On Friday evening I listened to writer William Gibson (@greatdismal) read the opening chapter of his new book, Zero History. Kepler's Bookstore in Menlo Park was packed for the reading. Gibson invented the word "cyberspace" in 1984 in his epic first novel, Neuromancer, and inspired the genre known as cyberpunk. He's also alleged to be responsible for one of nearly everyone's favorite quotes, "the future is already here- it's just not evenly distributed."
When asked why he'd shifted his focus from writing about a dystopian future to writing about the present and recent past, Gibson described his work as a "toolkit to interrogate a constantly changing present." He described Twitter as the greatest aggregator of novelty ever invented. Gibson characters move through a cosmopolitan landscape where the future arrives early and travels in style. They carry iPhones and MacBooks, they lock tweets to communicate in private, examine history via YouTube, do pricing research on eBay; they've come to expect a dose of augmented reality and tend to be nonplussed by mind-bending brand marketing experiments that evoke the urgent fervor of religion.
Zero History became available last week, and during the ramp-up to its release, I collected some interesting reads by and about Gibson. On September 1, he was on the op-ed page of the New York Times, with a piece called Google's Earth. A much discussed Wall Street Journal interview with Google CEO Eric Schmidt a couple weeks earlier was the jumping off point for Gibson's reflection on Google: "a sort of coral reef of human minds and their products" that renders us citizens without rights in its "post-geographical, post-national super-state."
The following day, as if in response, The Economist published "The future of the internet: A virtual counter-revolution", and identified three global forces threatening to "renationalize" the open internet: government, big IT, and network owners (telcos, cable operators, et al) who want the power to tier traffic, control content, and wall gardens for safety, fun, and profit.
My own float down that filtered stream of extraordinary novelty (Twitter) turned up several other interesting and interrelated reads about the future, speculative and imminent. The word "cyberspace" has been around little more than 25 years, but cyborg (short for cybernetic organism) is twice that old, invoked first in September 1960 to describe "the advantages of self-regulating human-machine systems in outer space."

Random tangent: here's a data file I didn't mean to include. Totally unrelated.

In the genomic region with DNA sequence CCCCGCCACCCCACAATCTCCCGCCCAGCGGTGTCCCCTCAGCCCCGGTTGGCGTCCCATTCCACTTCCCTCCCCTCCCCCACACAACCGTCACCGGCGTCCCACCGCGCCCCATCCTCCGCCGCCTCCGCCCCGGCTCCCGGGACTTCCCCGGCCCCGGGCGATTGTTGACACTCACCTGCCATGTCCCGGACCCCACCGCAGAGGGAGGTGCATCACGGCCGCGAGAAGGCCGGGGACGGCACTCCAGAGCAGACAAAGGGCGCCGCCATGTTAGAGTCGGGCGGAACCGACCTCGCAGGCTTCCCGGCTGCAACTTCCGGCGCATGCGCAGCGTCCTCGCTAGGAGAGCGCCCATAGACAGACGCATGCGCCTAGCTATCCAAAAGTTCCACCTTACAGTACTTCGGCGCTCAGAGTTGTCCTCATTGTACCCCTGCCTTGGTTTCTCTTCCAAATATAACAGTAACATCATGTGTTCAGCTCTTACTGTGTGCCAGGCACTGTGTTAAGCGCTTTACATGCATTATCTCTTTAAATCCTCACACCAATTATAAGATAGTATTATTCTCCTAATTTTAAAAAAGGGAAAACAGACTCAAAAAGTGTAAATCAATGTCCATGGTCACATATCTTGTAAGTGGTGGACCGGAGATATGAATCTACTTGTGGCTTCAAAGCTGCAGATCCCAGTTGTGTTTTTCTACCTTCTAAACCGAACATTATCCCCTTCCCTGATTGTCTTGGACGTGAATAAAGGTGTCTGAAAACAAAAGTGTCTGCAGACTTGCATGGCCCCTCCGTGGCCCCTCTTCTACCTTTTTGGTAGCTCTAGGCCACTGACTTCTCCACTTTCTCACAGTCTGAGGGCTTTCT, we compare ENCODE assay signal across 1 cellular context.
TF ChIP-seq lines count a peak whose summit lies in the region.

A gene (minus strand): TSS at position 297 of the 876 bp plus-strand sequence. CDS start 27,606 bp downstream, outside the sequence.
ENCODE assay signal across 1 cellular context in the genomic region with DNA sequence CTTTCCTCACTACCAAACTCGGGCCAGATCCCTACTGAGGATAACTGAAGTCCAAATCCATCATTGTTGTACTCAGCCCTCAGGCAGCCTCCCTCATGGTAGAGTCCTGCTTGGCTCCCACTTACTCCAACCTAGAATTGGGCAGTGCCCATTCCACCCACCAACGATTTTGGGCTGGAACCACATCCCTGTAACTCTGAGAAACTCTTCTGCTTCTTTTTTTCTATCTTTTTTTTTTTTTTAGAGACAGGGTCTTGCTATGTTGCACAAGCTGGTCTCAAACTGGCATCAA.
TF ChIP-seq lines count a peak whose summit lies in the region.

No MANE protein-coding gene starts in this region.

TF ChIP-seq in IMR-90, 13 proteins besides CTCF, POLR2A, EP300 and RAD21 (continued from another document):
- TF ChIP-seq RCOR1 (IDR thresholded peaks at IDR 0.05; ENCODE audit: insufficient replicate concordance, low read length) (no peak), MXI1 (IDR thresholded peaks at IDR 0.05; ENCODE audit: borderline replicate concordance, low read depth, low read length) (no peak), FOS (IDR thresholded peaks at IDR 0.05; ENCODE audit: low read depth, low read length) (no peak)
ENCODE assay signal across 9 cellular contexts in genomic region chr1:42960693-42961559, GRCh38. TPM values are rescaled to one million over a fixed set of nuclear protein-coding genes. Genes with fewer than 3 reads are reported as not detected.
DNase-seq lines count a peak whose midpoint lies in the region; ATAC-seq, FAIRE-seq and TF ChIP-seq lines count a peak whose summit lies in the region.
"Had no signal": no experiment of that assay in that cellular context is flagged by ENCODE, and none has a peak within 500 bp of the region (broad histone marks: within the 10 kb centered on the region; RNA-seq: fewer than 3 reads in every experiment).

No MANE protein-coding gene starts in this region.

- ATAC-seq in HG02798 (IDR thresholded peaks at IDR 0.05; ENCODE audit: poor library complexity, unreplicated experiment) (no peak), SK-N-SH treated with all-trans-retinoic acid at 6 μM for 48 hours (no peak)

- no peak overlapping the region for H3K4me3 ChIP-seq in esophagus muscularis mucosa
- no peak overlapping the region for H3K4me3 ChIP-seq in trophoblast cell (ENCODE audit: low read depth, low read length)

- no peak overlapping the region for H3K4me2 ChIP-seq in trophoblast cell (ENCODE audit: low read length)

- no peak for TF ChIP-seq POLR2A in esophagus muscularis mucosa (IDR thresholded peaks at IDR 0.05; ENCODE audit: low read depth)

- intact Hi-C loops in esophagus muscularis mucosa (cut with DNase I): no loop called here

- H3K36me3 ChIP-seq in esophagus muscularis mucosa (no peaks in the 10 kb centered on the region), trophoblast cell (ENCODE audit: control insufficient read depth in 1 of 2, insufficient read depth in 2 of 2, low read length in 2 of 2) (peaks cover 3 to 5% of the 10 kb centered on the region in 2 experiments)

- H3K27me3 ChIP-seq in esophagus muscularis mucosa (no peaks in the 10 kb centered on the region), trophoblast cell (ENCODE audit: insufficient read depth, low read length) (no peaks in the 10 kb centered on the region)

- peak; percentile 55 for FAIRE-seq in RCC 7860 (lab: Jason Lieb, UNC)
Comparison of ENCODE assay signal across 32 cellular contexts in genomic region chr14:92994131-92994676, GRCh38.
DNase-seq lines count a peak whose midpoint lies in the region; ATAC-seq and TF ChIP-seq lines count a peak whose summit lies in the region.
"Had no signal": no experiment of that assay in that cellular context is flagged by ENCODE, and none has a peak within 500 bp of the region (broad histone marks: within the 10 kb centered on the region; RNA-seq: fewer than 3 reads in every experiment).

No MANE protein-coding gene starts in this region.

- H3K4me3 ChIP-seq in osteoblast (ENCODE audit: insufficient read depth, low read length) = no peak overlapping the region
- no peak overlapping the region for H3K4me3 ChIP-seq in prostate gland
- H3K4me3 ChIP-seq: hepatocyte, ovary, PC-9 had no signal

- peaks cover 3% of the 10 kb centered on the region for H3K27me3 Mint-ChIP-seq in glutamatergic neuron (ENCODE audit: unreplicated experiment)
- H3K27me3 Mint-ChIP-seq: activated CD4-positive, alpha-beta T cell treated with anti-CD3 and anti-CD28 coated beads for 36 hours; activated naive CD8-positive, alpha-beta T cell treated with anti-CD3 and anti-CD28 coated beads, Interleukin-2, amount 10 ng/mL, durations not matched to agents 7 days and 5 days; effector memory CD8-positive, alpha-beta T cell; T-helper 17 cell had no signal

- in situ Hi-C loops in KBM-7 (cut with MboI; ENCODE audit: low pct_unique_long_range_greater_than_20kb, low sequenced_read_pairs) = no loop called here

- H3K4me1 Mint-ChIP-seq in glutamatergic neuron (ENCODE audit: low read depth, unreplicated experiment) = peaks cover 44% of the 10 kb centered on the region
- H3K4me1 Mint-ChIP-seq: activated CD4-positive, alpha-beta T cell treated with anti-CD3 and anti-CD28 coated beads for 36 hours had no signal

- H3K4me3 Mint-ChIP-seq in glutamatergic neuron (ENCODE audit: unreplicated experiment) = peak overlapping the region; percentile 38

To celebrate 50 years of cyborgs, there's an aptly named tumblr blog, 50 Posts About Cyborgs, curated by a guy named Tim Maly (@doingitwrong). At Quiet Babylon, he blogs about cyborgs and architecture, and related topics like the burden of augmented reality, and the cognitive load of overstimulating urban environments. His posts are full of interesting links and rich context for many of the themes that Gibson explores, not just in Zero History, but in its two predecessors, Pattern Recognition and Spook Country.
Another Quiet Babylon link led me to a website called Shareable.net, an online magazine focused on "the people, places, and projects bringing a shareable world to life." I read a story called "The Guy who worked for Money," about reputation management, media, and social capital in the not too distant future.
Another link led me to an article in The Atlantic by Kio Stark, a professor at NYU's ITP program, "Stranger Studies 101: Cities as Interaction Machines. Stranger Studies is a class about urban culture and technology design. Stark teaches her students the value of talking to strangers, as a way of studying the people they will be creating tools and experiences for.
Looping back to Gibson, there's an interesting interview in a zine called Viceland (thanks for the pointer @scottros). Interviewer Jesse Pearson asks what the title Zero History means. Gibson explains that it refers to one of the key characters. Milgrim is a recovering addict who's lived for years without a credit card or phone number: a blank slate -- a guy with "zero history." He's kind of like one of those children of the future Eric Schmidt envisions, who should perhaps be allowed to trade in an old identity and dinged reputation for a new name when they come of age. Zero history.
Floating past me on Twitter this Monday morning, retweeted from a Google Quotes of the day gadget: "Politicians should read science fiction, not westerns and detective stories." From Arthur C. Clarke, another generation's fiction futurist. Soylent Google, anyone?